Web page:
First Look at DJ Khaled's We the Best Home Line | New Times Broward-Palm Beach

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DJ Khaled's We the Best Furniture Line Is Peak Khaled

DJ Khaled, king of his castle.
DJ Khaled, king of his castle. Courtesy of Goldition
No matter what you think of DJ Khaled, you can't argue this: You can always tell when he's involved in a project.

It's true of his music, which usually includes Khaled's signature "We the Best Music!" shout. It's true of his social media posts, featuring the inimitable mix of bravado and inspirational quotes that have become his brand.

Now, it's also true of his furniture line, We the Best Home by Goldition.

"This line is an extension of me. I am involved in every aspect of the creative design process — choosing colors, fabrics, styles," Khaled told Billboard. "So I give my fans a piece of Khaled in every item.”

When other celebrities release product lines, from fashion to perfume to home goods, there's a decent chance that the famous face selling the stuff had very little input in its creation. But looking at the photos of Khaled's new collection, it's honestly hard to believe he wasn't involved in the design process. Who else would dream up the Kingdom of Khaled Throne Chair ($2,500), a massive red-velvet throne flanked by imposing golden lion statues ($699 to $1,299) with paws cut to look like precious gems?
Courtesy of Goldition
And that's just the beginning. Launching at a red-carpet event today at an El Dorado furniture store in Pembroke Pines — yes, really — the line is as over-the-top as Khaled himself. Another photo of the collection shows him lounging on a tufted black leather couch set inside a white snakeskin-patterned frame. Beside him, a matching love seat is decorated with satiny throw pillows bearing a white lion illustration. Another lion statue, this time in black, peeks out from the bottom right corner of the image as subtly as a shiny statue of a lion can manage.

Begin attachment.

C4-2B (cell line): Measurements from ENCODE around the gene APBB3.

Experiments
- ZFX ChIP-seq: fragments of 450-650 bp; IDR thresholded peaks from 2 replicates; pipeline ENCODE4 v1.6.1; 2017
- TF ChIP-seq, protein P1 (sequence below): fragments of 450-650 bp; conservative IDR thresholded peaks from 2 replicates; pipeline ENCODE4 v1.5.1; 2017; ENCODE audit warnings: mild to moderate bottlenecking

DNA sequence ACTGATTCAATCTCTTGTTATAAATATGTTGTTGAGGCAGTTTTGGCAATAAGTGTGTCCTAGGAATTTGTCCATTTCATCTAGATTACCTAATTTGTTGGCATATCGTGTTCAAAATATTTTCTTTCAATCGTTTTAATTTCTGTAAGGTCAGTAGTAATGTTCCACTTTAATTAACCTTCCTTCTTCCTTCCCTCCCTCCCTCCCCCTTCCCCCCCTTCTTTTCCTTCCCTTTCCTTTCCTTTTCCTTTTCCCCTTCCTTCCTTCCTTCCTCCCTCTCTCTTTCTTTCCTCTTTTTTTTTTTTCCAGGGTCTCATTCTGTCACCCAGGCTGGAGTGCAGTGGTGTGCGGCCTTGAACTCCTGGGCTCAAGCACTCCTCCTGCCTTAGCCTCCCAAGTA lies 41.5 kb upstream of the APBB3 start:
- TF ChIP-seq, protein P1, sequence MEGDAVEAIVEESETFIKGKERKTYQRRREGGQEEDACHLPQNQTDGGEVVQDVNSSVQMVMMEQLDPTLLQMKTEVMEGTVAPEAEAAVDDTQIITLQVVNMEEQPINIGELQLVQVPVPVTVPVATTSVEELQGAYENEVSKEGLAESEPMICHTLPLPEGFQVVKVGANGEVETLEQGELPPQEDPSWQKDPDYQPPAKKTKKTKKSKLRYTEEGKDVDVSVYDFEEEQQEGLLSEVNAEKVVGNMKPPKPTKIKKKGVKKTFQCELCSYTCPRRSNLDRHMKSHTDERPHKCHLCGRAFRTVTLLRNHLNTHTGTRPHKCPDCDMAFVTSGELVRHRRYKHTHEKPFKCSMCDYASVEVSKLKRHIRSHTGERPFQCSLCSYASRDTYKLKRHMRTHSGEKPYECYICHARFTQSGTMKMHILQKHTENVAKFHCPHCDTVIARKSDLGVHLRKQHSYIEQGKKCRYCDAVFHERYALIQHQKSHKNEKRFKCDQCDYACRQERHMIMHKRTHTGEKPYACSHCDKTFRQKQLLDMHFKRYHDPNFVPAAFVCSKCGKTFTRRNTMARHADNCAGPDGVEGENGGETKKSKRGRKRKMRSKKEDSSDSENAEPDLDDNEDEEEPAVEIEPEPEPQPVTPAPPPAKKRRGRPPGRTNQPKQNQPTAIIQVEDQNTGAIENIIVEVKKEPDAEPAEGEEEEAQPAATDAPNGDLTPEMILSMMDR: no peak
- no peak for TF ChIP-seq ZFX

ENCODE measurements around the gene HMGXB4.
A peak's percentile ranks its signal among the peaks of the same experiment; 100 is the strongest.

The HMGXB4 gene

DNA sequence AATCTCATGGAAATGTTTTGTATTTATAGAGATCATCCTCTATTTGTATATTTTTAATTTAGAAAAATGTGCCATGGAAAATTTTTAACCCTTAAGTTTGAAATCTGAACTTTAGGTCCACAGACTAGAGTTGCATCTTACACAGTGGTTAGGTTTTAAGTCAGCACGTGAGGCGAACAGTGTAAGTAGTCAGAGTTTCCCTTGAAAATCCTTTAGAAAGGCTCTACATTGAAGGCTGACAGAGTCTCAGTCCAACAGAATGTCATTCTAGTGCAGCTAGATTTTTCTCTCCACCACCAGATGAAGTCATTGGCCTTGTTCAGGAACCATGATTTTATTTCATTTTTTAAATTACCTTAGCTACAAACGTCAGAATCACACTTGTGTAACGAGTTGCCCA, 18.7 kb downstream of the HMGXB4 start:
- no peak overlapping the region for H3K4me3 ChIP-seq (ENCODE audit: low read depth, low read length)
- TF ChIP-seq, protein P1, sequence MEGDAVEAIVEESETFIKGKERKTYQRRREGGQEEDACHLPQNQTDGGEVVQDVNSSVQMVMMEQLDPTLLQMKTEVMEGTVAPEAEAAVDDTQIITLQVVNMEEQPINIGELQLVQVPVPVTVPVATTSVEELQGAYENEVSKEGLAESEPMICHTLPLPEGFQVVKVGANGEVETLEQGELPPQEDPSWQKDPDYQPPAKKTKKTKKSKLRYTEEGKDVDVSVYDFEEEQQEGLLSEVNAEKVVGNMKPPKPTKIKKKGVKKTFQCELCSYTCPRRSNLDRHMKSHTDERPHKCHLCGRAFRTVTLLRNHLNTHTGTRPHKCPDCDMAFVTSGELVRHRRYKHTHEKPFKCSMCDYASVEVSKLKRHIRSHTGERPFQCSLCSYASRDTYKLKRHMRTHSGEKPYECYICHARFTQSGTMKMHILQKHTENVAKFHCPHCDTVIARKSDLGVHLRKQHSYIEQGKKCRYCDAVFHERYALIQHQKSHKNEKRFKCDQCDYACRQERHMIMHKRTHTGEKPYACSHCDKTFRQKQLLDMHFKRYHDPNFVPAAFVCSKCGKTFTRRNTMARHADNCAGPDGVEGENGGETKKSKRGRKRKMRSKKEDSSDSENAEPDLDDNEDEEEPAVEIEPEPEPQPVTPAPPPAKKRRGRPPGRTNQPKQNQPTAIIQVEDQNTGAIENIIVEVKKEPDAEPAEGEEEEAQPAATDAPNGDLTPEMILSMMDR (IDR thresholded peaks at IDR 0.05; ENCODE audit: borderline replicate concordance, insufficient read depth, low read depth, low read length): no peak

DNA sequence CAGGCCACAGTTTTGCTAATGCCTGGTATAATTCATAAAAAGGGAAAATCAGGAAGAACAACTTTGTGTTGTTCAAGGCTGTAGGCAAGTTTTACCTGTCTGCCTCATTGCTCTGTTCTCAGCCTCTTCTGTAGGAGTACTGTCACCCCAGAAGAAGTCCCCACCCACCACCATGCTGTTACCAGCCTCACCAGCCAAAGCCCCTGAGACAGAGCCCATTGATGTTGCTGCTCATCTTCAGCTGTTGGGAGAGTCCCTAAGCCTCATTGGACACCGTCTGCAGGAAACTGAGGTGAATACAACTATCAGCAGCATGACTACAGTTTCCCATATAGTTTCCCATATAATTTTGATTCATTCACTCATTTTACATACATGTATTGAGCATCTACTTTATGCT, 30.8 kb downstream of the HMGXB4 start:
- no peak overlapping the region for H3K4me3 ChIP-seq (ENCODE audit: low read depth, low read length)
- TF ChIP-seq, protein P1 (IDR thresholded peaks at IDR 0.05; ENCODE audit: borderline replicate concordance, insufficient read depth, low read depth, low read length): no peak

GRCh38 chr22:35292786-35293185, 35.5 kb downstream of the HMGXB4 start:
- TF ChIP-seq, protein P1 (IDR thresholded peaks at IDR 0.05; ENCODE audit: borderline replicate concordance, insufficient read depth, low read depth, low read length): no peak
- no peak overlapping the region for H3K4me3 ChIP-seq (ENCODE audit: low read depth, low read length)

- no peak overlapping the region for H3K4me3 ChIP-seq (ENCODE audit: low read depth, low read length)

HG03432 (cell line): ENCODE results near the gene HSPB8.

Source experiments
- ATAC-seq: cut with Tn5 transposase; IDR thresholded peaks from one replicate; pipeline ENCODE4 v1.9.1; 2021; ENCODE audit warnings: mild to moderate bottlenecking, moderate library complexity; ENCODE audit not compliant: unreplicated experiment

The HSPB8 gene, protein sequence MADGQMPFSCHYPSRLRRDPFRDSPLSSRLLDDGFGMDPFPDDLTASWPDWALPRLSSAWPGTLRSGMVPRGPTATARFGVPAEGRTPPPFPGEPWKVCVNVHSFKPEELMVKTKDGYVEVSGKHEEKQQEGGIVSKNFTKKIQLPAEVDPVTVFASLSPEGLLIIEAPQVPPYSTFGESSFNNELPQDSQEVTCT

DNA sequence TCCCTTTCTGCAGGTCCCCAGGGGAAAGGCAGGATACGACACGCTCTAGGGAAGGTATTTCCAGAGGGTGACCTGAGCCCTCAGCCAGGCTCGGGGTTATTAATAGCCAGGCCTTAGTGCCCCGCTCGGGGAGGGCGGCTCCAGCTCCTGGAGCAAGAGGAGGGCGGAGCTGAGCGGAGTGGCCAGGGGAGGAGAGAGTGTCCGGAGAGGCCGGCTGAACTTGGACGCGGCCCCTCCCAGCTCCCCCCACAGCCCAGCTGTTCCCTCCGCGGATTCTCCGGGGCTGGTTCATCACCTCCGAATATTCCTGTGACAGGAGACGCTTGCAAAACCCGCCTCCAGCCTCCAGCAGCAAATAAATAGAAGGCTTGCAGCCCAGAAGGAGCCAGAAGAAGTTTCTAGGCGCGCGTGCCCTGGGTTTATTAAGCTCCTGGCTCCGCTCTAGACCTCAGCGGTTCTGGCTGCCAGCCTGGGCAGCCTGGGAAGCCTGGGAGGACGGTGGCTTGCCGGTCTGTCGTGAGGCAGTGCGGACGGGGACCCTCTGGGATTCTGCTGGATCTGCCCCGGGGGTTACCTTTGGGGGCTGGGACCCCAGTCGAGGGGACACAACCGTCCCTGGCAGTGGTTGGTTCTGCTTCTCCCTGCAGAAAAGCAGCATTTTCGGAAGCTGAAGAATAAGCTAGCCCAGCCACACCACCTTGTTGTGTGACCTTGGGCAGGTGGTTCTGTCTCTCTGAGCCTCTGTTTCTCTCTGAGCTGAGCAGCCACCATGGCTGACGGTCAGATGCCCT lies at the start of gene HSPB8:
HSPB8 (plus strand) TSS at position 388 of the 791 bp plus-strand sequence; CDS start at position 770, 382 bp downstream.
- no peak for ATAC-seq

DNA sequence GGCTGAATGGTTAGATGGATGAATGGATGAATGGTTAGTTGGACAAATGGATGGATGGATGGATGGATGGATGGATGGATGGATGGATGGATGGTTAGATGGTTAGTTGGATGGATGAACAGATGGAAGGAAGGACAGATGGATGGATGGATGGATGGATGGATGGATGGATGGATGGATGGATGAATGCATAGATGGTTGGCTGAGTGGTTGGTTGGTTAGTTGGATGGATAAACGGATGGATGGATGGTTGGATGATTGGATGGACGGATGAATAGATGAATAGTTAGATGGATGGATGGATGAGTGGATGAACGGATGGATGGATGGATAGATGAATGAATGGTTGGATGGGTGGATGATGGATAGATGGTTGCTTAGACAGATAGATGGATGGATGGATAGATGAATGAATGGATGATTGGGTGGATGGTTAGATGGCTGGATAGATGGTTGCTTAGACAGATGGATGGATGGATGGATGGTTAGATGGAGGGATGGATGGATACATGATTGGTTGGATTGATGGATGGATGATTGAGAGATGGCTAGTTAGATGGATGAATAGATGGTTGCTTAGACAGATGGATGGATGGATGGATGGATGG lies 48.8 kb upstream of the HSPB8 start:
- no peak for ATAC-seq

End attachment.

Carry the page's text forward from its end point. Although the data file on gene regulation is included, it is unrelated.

Courtesy of Goldition
Khaled's aesthetic also includes a glass dining table flanked by chairs that appear to be made of crushed velvet and mirrors. There's also a massive golden chandelier with, oh my God, are those chiseled merman torsos? From it hangs a cascading series of crystals, the largest of which looks as big as Khaled's head.

A cordless phone sits on the floor in the background. Why? Maybe it's a mistake, the music mogul's own Downton Abbey water-bottle moment. But maybe it's an artistic choice. Maybe Khaled is telling us that a real king is always on call.

Other items for sale include a Miami series of golden couches, love seats, and chairs; consigliere tables consisting of glass tops held by the heads of golden lions; and dressers with drawer pulls in the shape of keys — major keys, one assumes.

"Everyone deserves to live like Kings and Queens, that's a major key," Khaled said in a statement. And, yeah, this is definitely royal decor — or at least a modernized, overblown, turned-up-to-11 take on royal that you'll find only in America. (One can only hope he gifts a lion statue to the Queen.)

But you don't need a royal budget to take home a piece of Khaled. The cheapest item in the collection is the Stay Away Welcome Mat, priced at $49 and broadcasting an image of the word THEY inside a red circle with a slash through it. What better way to communicate that only the best, AKA we, are permitted entry into your Khaledesque castle? The theys of the world can go fuck off to IKEA.
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Ciara LaVelle is New Times' arts and culture editor. She earned her BS in journalism at Boston University, moved to Florida in 2004, and landed a job as a travel writer. For reasons that seemed sound at the time, she gave up her life of professional island-hopping to join New Times' staff in 2011. She left the paper in 2014 to start a family, but two years and two babies later, she returned in the hopes that someone on staff would agree to babysit. No takers yet.
Contact: Ciara LaVelle

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